Bizarre Soft Robots Evolve to Run

These simulated robots may be wacky looking, but they've evolved on their own to be fast and efficient

1 min read
Bizarre Soft Robots Evolve to Run

This crazy looking thing is a simulated robot, made up of two different kinds of muscles along with bones and soft tissue for structure. This robot wasn't designed, it was evolved over a thousand virtual generations to move as fast, as far, and as functionally as possible.

It's nice that these researchers (including Jeff Clune from the University of Wyoming, who posted this video) are totally aware that these robots are wacky little things, but it's kind of amazing how successful evolution is at creating success out of just a few basic structures. And in the greater scheme of things, 1,000 generations is not a whole lot: in human terms, that's only 25,000 years, while modern Homo Sapiens have been around for ten times as long.

If this whole thing seems a bit familiar, it's because it's from some of the same researchers who worked on the Golem Project over a decade ago, including Cornell's Hod Lipson. Golem took things a step farther by evolving robots and then actually building them with a 3D printer:

The Golem paper, Automatic design and manufacture of robotic lifeforms (one of the coolest paper titles ever), can be read here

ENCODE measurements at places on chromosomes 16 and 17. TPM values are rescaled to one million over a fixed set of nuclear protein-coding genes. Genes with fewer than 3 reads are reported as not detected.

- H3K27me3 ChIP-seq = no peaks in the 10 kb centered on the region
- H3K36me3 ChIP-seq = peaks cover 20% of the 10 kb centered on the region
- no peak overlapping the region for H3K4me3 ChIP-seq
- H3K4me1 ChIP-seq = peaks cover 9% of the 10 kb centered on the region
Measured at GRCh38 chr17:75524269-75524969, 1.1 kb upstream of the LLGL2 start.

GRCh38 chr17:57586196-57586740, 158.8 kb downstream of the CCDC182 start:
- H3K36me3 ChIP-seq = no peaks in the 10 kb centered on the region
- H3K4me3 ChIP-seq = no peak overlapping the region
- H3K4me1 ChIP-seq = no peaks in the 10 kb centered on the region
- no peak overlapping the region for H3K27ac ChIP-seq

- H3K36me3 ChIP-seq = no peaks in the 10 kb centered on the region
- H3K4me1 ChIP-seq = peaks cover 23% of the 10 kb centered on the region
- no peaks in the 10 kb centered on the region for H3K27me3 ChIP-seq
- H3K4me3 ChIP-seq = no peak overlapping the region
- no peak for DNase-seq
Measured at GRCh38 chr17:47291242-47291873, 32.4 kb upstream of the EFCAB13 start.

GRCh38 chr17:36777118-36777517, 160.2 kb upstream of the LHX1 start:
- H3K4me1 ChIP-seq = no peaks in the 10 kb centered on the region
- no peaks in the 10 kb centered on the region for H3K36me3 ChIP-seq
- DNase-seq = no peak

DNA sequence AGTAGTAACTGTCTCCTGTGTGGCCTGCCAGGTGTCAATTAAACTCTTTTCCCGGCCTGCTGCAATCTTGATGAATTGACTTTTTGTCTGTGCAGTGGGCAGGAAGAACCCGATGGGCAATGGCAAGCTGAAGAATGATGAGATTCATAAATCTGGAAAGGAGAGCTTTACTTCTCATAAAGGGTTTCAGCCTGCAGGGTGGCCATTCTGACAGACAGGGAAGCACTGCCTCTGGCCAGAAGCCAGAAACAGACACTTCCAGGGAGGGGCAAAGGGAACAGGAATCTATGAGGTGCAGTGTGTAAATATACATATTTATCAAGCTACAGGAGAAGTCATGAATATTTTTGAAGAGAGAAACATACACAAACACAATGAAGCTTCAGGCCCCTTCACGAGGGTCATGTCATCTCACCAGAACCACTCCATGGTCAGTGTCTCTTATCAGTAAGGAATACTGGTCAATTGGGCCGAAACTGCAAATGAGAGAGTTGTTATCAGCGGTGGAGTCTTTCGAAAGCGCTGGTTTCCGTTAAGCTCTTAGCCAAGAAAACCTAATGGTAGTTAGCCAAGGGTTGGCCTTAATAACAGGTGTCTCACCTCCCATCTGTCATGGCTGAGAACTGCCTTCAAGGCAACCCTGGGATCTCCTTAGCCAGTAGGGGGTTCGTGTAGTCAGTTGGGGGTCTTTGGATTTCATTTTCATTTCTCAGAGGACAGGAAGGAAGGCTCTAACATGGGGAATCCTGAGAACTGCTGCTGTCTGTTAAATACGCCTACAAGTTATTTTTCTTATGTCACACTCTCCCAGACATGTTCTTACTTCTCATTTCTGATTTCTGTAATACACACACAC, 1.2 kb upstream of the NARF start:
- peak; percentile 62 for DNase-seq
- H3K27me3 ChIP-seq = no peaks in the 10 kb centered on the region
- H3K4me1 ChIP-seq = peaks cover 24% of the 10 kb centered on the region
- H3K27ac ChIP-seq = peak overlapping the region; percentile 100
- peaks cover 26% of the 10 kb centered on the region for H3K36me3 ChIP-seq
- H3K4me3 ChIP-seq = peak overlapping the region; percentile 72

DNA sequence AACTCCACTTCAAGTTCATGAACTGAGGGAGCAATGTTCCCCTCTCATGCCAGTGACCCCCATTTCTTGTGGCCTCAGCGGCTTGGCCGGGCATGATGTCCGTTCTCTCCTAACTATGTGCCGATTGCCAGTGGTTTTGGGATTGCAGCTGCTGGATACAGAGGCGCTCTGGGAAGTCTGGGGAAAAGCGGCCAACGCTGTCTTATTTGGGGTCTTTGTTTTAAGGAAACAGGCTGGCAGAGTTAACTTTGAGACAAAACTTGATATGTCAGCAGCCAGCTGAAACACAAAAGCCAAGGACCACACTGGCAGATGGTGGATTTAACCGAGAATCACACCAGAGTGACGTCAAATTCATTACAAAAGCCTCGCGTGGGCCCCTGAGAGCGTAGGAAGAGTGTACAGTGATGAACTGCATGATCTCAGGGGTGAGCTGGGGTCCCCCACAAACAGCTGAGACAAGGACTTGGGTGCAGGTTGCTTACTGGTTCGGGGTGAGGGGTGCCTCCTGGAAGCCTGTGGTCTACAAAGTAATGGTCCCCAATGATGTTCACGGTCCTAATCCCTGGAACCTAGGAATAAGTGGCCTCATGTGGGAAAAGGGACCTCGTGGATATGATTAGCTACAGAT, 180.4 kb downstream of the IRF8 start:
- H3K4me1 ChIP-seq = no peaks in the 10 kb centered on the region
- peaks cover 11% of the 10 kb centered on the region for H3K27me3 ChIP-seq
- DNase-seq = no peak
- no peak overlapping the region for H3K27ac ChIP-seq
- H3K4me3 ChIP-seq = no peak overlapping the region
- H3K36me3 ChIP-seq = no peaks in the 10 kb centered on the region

The current research has been published in Proceedings of the Genetic and Evolutionary Computation Conference, with the impressive title of Unshackling Evolution: Evolving Soft Robots with Multiple Materials and a Powerful Generative Encoding.

[ Jeff Clune ]

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Robot with threads near a fallen branch

RoMan, the Army Research Laboratory's robotic manipulator, considers the best way to grasp and move a tree branch at the Adelphi Laboratory Center, in Maryland.

Evan Ackerman
LightGreen

This article is part of our special report on AI, “The Great AI Reckoning.

"I should probably not be standing this close," I think to myself, as the robot slowly approaches a large tree branch on the floor in front of me. It's not the size of the branch that makes me nervous—it's that the robot is operating autonomously, and that while I know what it's supposed to do, I'm not entirely sure what it will do. If everything works the way the roboticists at the U.S. Army Research Laboratory (ARL) in Adelphi, Md., expect, the robot will identify the branch, grasp it, and drag it out of the way. These folks know what they're doing, but I've spent enough time around robots that I take a small step backwards anyway.

The robot, named RoMan, for Robotic Manipulator, is about the size of a large lawn mower, with a tracked base that helps it handle most kinds of terrain. At the front, it has a squat torso equipped with cameras and depth sensors, as well as a pair of arms that were harvested from a prototype disaster-response robot originally developed at NASA's Jet Propulsion Laboratory for a DARPA robotics competition. RoMan's job today is roadway clearing, a multistep task that ARL wants the robot to complete as autonomously as possible. Instead of instructing the robot to grasp specific objects in specific ways and move them to specific places, the operators tell RoMan to "go clear a path." It's then up to the robot to make all the decisions necessary to achieve that objective.

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